choice Magazine

Beyond the Page ~ The Revolution of AI in Coaching

July 10, 2023 Garry Schleifer
choice Magazine
Beyond the Page ~ The Revolution of AI in Coaching
Show Notes Transcript

In today’s episode, I’m speaking with writing coach, Jonathan Reitz, who is the author of an article in our latest issue “Technology & AI ~ Will it support or replace human coaching?" His article is entitled:  The Revolution of AI in Coaching ~There's nothing artificial about it.

Using a chatbot or other artificial intelligence source, a coach offers a client benefits that would not be possible without technology. Large language models – like the core algorithm behind ChatGPT and GPT-4 – offer statistically plausible suggestions or conversational prompts that frame a coaching conversation.

Coaches might use these tools to prepare for a coaching session by developing a list of potential questions or evaluating their word choices afterward. Automating coach-client interaction between sessions may build accountability, and a results focus. Enter the term “coach augmentation.”

Current research shows that chat-based coaching tools are already delivering meaningful client results.

In this podcast, we will discuss how coaches can use AI to augment their coaching and help facilitate more light bulb moments for the client.

Jonathan Reitz, MCC, ACTC is FLUXIFY's Director for Training/CEO.  He holds the Master Certified Coach (MCC) credential and the Advanced Certification in Team Coaching (ACTC) in the International Coaching Federation.   He’s also the co-founder of the Team Coaching Global Alliance, and a top-rated speaker at the World Business and Executive Coaches Summit (WBECS). 

Jonathan serves on the ICF's Artificial Intelligence Task Force, and has been a subject matter expert for the development of the Team Coaching Competencies.  He's also the former President of the ICF's Cleveland Charter Chapter.

He wrote “Coaching Hacks:  Simple Strategies to Make Every Conversation More Effective”. 

Jonathan is a member of the faculty in the Weatherhead School of Management Coaching Program at Case Western Reserve University.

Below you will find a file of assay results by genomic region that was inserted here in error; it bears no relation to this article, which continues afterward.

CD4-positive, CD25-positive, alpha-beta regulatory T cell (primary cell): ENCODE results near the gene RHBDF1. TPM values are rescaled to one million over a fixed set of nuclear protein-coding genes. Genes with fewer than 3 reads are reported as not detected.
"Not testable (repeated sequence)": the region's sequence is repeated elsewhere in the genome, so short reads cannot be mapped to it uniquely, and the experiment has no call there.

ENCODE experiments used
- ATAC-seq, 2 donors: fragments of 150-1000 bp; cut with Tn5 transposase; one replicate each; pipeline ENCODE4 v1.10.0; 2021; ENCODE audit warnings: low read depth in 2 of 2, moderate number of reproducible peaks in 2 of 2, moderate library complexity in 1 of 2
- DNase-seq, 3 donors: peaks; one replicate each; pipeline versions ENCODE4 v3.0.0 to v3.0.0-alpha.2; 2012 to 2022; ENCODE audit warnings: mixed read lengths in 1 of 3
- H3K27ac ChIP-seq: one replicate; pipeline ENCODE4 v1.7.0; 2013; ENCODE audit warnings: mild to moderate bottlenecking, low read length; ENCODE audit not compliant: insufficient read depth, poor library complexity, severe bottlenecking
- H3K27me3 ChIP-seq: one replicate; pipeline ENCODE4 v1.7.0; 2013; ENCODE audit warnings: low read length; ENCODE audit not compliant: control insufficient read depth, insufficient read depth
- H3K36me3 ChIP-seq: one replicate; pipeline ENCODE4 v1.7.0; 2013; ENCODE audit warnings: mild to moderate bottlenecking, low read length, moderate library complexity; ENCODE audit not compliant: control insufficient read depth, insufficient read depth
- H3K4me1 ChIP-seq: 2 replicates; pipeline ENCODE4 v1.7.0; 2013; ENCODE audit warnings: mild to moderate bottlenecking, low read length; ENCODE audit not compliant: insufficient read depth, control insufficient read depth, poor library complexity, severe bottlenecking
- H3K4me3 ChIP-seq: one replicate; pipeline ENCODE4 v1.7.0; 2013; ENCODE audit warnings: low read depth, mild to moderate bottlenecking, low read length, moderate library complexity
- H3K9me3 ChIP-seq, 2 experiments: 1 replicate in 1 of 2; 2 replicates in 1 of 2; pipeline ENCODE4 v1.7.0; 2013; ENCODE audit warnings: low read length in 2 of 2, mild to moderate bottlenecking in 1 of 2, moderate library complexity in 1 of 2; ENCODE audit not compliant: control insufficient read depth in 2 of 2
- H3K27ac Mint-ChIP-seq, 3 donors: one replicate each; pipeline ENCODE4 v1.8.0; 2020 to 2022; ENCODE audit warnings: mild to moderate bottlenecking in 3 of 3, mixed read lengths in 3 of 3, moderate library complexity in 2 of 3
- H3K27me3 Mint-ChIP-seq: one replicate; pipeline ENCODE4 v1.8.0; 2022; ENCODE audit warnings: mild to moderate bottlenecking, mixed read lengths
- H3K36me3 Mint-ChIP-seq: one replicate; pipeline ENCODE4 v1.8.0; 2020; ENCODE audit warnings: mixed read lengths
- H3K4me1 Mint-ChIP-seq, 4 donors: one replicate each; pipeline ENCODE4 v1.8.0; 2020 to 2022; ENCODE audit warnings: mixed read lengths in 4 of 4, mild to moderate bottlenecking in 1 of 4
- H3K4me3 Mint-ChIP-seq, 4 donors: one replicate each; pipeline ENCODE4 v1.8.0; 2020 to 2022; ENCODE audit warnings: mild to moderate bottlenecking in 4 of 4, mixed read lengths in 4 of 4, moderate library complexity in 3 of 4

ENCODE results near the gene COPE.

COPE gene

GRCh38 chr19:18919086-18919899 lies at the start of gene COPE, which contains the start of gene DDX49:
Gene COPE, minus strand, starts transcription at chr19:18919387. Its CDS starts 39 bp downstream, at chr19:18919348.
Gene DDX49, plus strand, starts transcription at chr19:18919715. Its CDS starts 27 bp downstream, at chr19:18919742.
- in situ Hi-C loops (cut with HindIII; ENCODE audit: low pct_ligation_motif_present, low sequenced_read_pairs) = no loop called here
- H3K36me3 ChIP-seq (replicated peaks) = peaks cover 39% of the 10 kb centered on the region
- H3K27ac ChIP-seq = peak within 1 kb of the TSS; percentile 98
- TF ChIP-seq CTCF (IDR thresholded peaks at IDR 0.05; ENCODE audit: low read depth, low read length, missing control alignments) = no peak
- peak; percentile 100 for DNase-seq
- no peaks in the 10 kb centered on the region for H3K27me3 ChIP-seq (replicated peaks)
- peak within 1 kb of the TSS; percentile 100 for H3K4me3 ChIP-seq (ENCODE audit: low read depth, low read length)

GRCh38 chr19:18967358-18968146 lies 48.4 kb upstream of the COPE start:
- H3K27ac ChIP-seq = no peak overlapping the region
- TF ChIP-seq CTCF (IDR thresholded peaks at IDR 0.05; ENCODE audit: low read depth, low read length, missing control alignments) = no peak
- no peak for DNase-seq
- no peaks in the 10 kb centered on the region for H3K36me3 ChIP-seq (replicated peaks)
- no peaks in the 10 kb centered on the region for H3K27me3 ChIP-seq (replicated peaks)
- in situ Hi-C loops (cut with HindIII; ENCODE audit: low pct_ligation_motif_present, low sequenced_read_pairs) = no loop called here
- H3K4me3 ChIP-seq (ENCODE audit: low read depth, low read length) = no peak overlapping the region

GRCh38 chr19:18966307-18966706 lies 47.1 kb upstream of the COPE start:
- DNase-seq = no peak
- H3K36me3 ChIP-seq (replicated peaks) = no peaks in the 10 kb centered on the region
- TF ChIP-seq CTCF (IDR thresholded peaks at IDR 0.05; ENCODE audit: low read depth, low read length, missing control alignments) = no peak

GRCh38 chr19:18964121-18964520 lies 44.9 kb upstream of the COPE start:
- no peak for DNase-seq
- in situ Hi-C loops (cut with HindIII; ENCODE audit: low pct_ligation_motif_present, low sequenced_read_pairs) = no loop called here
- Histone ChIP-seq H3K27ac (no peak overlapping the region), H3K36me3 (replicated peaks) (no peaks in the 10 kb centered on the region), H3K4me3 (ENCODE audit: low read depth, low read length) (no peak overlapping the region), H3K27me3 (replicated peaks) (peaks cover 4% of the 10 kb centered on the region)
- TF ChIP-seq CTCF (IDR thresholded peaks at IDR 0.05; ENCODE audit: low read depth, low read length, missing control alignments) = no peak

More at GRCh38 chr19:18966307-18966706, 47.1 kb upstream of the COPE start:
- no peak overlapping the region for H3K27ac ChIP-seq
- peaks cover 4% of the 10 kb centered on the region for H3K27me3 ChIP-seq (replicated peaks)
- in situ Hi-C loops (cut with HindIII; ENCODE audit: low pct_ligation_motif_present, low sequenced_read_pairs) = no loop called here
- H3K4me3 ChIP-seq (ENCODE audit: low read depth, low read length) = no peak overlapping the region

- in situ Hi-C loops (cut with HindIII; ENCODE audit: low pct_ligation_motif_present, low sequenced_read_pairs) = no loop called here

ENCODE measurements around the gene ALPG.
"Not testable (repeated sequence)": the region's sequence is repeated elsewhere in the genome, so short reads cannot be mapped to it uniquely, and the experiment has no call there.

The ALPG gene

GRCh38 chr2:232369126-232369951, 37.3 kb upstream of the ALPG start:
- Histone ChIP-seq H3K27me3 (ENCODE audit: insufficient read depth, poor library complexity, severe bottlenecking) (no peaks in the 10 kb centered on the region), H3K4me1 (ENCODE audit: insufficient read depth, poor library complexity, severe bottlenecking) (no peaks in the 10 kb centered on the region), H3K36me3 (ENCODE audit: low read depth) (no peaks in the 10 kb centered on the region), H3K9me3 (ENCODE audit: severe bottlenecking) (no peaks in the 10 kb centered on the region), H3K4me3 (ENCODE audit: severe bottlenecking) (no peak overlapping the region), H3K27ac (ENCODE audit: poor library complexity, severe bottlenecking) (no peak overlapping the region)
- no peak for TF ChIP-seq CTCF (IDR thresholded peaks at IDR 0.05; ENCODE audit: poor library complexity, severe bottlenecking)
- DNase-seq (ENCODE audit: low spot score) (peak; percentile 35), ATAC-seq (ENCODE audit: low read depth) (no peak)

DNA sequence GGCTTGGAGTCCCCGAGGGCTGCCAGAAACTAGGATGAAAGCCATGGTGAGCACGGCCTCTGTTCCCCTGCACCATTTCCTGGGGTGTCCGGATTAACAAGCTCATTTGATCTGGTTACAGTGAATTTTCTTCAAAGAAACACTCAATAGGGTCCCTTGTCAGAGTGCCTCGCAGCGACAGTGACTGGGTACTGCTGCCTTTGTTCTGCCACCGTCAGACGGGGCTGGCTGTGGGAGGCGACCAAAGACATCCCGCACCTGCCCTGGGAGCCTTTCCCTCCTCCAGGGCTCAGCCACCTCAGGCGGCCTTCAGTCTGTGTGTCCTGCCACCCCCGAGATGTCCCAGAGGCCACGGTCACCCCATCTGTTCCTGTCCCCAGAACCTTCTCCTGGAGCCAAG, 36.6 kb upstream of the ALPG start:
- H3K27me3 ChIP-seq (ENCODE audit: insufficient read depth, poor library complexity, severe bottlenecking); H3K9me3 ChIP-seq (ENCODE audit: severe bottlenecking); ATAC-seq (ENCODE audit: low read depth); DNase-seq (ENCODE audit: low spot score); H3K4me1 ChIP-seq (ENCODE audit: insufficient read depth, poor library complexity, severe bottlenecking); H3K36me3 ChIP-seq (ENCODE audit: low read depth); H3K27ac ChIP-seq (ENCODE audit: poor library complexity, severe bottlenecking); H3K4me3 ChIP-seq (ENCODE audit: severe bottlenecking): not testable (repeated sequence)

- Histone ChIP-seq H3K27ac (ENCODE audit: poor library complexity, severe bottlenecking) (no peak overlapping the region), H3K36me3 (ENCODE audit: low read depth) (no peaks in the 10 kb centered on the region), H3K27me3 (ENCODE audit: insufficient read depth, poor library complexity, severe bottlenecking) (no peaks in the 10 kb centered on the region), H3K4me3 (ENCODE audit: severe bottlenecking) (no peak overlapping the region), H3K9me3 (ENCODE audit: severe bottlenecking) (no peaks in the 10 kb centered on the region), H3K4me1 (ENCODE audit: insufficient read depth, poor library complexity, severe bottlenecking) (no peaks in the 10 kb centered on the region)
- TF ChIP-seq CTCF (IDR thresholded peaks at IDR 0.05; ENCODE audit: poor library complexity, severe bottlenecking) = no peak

Watch the full interview by clicking here.

Find the full article here: https://bit.ly/J-Reitz

Learn more about Jonathan here.

Grab your free issue of choice Magazine here - https://choice-online.com/

In this episode, I talk with Jonathan about his article published in our June 2023 issue. 

Garry:

Welcome to the choice Magazine Podcast… “Beyond the Page." choice, the magazine of professional coaching is your go-to source for expert insights and in-depth features from the world of professional coaching. I'm your host Garry Schleifer, and I'm thrilled to have you join us today. In each episode, we go beyond the page and yes, that sounds like the Twilight Zone, as we delve deeper into some of the most recent and relevant topics, impacting world of professional coaching, exploring the co ntent, interviewing these talented minds, oh I'll be over there, behind the articles and uncovering the st ories that make an impact. choice is mo re than just a magazine. For over 20 years, we have built a community of like-minded people who create, use and share coaching tools, tips and techniques, add value to their businesses, and of course to impact their clients because that's what we're here to do. In today's episode, I'm speaking with writing coach Jonathan Reitz, who is the author of an article in our latest issue, "Technology and AI. Will it support or replace human coaching?" Stay tuned. The article he wrote is entitled "The Revolution of AI in Coaching - There's nothing artificial about it." Jonathan Reitz, MCC, ACTC is FLUXIFY's Director for Training/CEO. Jonathan holds the Master Certified Coach (MCC) credential and the Advanced Certification in Team Coaching (ACTC) with the International Coaching Federation. He’s also the co-founder of the Team Coaching Global Alliance, and a top-rated speaker at the World Business and Executive Coaches Summit (WBECS). Jonathan serves on the ICF's Artificial Intelligence Task Force, and has been a subject matter expert for the development of the Team Coaching Competencies. He's also the former President of the ICF's Cleveland Charter Chapter. He wrote “Coaching Hacks: Simple Strategies to Make Every Conversation More Effective”. Jonathan is a member of the faculty in the Weatherhead School of Management Coaching Program at Case Western Reserve University. He lives in Cleveland, Ohio with his wife Joy and daughter Julia. Thank you so much for joining me today and well you have many more kudos. Like you were the MC at the recent Midwest Regional Coaches Counc il Conf erence. I don't know exac tly how they call it these days, but that's the one and entertained us wonderfully all weekend so thank you for that and where we got reconnected. So welcome to our call.